Article  CAS  PubMed  Google Scholar 

  41. Graf BM, Abraham I, Eberbach N, Kunst G, Stowe DF, Martin E. Differences in cardiotoxicity of bupivacaine and ropivacaine are the result of physicochemical and stereoselective properties. Anesthesiology. 2002;96:1427–34.

    Article  CAS  PubMed  Google Scholar 

  42. Scott DB, Lee A, Fagan D, Bowler GM, Bloomfield P, Lundh R. Acute toxicity of ropivacaine compared with that of bupivacaine. Anesth Analg. 1989;69:563–9.

    Article  CAS  PubMed  Google Scholar 

  43. Papangelou A, Radzik BR, et al. A review of scalp blockade for cranial surgery. J Clin Anesth. 2013;25:150–9. https://doi.org/10.1016/j.jclinane.2012.06.024.

    Article  PubMed  Google Scholar 

  44. Costello TG, Cormack JR, Hoy C, et al. Plasma ropivacaine levels following scalp block for awake craniotomy. J Neurosurg Anesthesiol. 2004;16:147–50.

    Article  PubMed  Google Scholar 

  45. Costello TG, Cormack JR, Mather LE, LaFerlita B, Murphy MA, Harris K. Plasma levobupivacaine concentrations following scalp block in patients undergoing awake craniotomy. Br J Anaesth. 2005;94:848–51.

    Article  CAS  PubMed  Google Scholar 

  46. Hickey R, Blanchard J, Hoffman J, Sjovall J, Ramamurthy S. Plasma concentrations of ropivacaine given with or without epinephrine for brachial plexus block. Can J Anaesth. 1990;37:878–82.

    Article  CAS  PubMed  Google Scholar 

  47. Hickey R, Candido KD, Ramamurthy S, et al. Brachial plexus block with a new local anaesthetic: 0.5 per cent ropivacaine. Can J Anaesth. 1990;37:732–8.

    Article  CAS  PubMed  Google Scholar 

  48. Kopacz DJ, Emanuelsson BM, Thompson GE, Carpenter RL, Stephenson CA. Pharmacokinetics of ropivacaine and bupivacaine for bilateral intercostal blockade in healthy male volunteers. Anesthesiology. 1994;81:1139–48.

    Article  CAS  PubMed  Google Scholar 

  49. Salonen MH, Haasio J, Bachmann M, Xu M, Rosenberg PH. Evaluation of efficacy and plasma concentrations of ropivacaine in continuous axillary brachial plexus block: high dose for surgical anesthesia and low dose for postoperative analgesia. Reg Anesth Pain Med. 2000;25:47–51.

    CAS  PubMed  Google Scholar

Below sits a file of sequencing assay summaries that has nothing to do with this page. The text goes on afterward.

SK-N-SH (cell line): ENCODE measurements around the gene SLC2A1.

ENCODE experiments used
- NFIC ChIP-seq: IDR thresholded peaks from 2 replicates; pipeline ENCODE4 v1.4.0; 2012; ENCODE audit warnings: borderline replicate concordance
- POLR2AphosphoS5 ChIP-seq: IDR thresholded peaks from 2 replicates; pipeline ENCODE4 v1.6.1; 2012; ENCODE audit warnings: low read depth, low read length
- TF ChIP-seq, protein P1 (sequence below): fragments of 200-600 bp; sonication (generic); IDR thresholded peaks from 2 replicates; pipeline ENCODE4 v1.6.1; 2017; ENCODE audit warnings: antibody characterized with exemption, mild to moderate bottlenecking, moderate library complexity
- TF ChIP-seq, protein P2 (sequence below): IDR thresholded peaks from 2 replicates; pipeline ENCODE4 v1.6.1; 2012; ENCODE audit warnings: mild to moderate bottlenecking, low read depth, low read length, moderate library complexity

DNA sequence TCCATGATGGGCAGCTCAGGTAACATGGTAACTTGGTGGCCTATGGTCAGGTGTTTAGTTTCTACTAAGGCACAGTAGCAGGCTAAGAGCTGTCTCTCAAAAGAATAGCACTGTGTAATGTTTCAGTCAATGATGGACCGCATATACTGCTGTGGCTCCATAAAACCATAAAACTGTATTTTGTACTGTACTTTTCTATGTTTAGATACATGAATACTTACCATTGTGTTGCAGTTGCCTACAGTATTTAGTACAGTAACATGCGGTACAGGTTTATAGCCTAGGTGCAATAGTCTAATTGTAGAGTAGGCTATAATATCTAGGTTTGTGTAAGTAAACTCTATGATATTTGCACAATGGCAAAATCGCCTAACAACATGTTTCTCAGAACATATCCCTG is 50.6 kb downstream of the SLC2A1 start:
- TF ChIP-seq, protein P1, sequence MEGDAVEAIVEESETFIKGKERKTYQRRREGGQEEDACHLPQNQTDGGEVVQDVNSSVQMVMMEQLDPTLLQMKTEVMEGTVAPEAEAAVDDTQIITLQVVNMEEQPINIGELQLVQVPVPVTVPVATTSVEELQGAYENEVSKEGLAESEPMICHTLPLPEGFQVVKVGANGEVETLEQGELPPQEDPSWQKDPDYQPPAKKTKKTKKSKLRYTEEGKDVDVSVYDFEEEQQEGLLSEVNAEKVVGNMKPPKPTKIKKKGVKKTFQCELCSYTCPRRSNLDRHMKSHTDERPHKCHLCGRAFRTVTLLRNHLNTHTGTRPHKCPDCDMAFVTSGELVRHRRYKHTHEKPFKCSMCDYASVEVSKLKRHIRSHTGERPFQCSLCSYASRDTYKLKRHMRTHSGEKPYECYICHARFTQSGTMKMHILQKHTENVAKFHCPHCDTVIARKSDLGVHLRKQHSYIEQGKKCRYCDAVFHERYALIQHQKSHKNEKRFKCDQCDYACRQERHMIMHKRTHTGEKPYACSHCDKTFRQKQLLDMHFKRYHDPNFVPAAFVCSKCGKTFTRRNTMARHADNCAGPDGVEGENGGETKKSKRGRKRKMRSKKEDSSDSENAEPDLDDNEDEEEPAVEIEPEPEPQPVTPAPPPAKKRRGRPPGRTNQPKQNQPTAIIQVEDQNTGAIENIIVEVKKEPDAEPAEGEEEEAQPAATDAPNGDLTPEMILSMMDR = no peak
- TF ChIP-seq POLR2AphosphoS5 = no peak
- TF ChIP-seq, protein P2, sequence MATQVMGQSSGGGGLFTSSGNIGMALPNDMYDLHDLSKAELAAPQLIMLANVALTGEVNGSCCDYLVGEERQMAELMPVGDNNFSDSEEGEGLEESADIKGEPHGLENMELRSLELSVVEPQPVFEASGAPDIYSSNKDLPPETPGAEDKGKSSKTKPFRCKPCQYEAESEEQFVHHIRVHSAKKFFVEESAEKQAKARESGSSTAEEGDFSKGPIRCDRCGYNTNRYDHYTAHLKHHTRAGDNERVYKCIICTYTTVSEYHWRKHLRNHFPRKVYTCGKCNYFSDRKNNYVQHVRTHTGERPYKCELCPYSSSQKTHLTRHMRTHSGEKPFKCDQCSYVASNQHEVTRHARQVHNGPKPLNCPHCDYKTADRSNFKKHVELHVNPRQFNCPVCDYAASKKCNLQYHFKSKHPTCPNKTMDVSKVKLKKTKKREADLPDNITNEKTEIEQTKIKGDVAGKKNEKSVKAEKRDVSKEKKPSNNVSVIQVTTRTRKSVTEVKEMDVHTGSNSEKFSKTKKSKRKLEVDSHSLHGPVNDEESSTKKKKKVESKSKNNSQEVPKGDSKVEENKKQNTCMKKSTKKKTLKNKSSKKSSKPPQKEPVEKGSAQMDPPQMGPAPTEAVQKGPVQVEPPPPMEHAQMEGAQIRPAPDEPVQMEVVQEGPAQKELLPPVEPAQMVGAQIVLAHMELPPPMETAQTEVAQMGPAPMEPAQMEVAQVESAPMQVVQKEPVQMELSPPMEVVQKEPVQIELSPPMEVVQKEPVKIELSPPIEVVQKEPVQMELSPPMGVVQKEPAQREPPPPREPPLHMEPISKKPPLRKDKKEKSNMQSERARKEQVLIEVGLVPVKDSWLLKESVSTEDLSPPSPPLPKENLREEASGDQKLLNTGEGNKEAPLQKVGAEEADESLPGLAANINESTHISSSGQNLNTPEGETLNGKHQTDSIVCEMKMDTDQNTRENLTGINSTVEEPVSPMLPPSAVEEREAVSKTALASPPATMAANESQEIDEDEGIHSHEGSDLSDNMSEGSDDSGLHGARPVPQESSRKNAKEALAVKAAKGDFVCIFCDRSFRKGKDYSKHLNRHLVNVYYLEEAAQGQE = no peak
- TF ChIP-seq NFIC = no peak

50. Scott DA, Emanuelsson BM, Mooney PH, Cook RJ, Junestrand C. Pharmacokinetics and efficacy of long-term epidural ropivacaine infusion for postoperative analgesia. Anesth Analg. 1997;85:1322–30.

    Article  CAS  PubMed  Google Scholar 

  51. Yang JJ, Liu J, Duan ML, Zhou ZQ, Li WY, Xu JG. Lighter general anesthesia causes less decrease in arterial pressure induced by epinephrine scalp infiltration during neurosurgery. J Neurosurg Anesthesiol. 2007;19(4):263–7.

    Article  CAS  PubMed  Google Scholar 

  52. Clark DJ. Perioperative surgical home and the integral role of pain medicine. Available at https://oup.silverchair-cdn.com/oup/backfile/Content_public/Journal/painmedicine/16/9/10.1111/pme.12796/2/16-9-1666.pdf?Expires=1497560968&Signature=NxKLoxNeIKACBrEOxJPXULf6SHUSNvhP1q10K lylALp3pxNicxTS96EVo2f-o9lgkVNoGLSYEsYge8ci7j2pzFBNRlIKD7niz4o oAtd057

  53. Dijk JFM, van Wijck AJM, Kappen TH, Peelen LM, Kalkman CJ, Schuurmans MJ. The effect of a preoperative educational film on patients’ postoperative pain in relation to their request for opioids. Pain Manag Nurs. 2015;16:137–45.

    Article  PubMed  Google Scholar 

  54. Kol E, Alpar ŞE, Erdoğan A. Preoperative education and use of analgesic before onset of pain routinely for post-thoracotomy pain control can reduce pain effect and total amount of analgesics administered postoperatively. Pain Manag Nurs. 2014;15:331–9.

    Article  PubMed  Google Scholar 

  55. UCLA Neurosurgery. Value-based neurosurgery clinical report. 2015. Available at http://neurosurgery.ucla.edu/Workfiles/Site-Neurosurgery/clinical-quality-program/2015-Neurosurgery-Quality-Report2.pdf. Last accessed 1 Sept 2017.

  56. Tuere H, Sayin M, Karlikaya G, Bingol CA, Aykac B, Tuere U, et al. The analgesic effect of gabapentin as a prophylactic anticonvulsant drug on postcraniotomy pain: a prospective randomized study. Anesth Analg. 2009;109:1625–31.

    Article  CAS  Google Scholar 

  57. Misra S, Parthasarathi G, Vilanilam GC. The effect of gabapentin premedication on postoperative nausea, vomiting, and pain in patients on preoperative dexamethasone undergoing craniotomy for intracranial tumors. J Neurosurg Anesthesiol. 2013;25:386–91.

    Article  PubMed  Google Scholar 

  58. Leung JL, Sands LP, Rico M, Petersen KL, Rowbotham MC, Dahl JB, et al. Pilot clinical trial of gabapentin to decrease postoperative delirium in older surgical patients. Neurology. 2006;67:1–3.

    Article  Google Scholar 

  59. Shimony N, Amit U, Minz B, Grossman R, Dany MA, Gonen L, et al. Perioperative pregabalin for reducing pain, analgesic consumption, and anxiety and enhancing sleep quality in elective neurosurgical patients: a prospective, randomized, double-blind, and controlled clinical study. J Neurosurg. 2016;125:1513–22.

    Article  CAS  PubMed  Google Scholar 

  60. Misra S, Koshy T, Unnikrishnan KP, Suneel PR, Chatterjee N. Gabapentin premedication decreases the hemodynamic response to skull pin insertion in patients undergoing craniotomy. J Neurosurg Anesthesiol. 2011;23:110–7.

    Article  PubMed  Google Scholar 

  61. Markovic-Bozic J, Karpe B, Potocnik I, Jerin A, Vranic A, Novak-Jankovic V. Effect of propofol and sevoflurane on the inflammatory response of patients undergoing craniotomy. BMC Anesthesiol. 2016;16:18.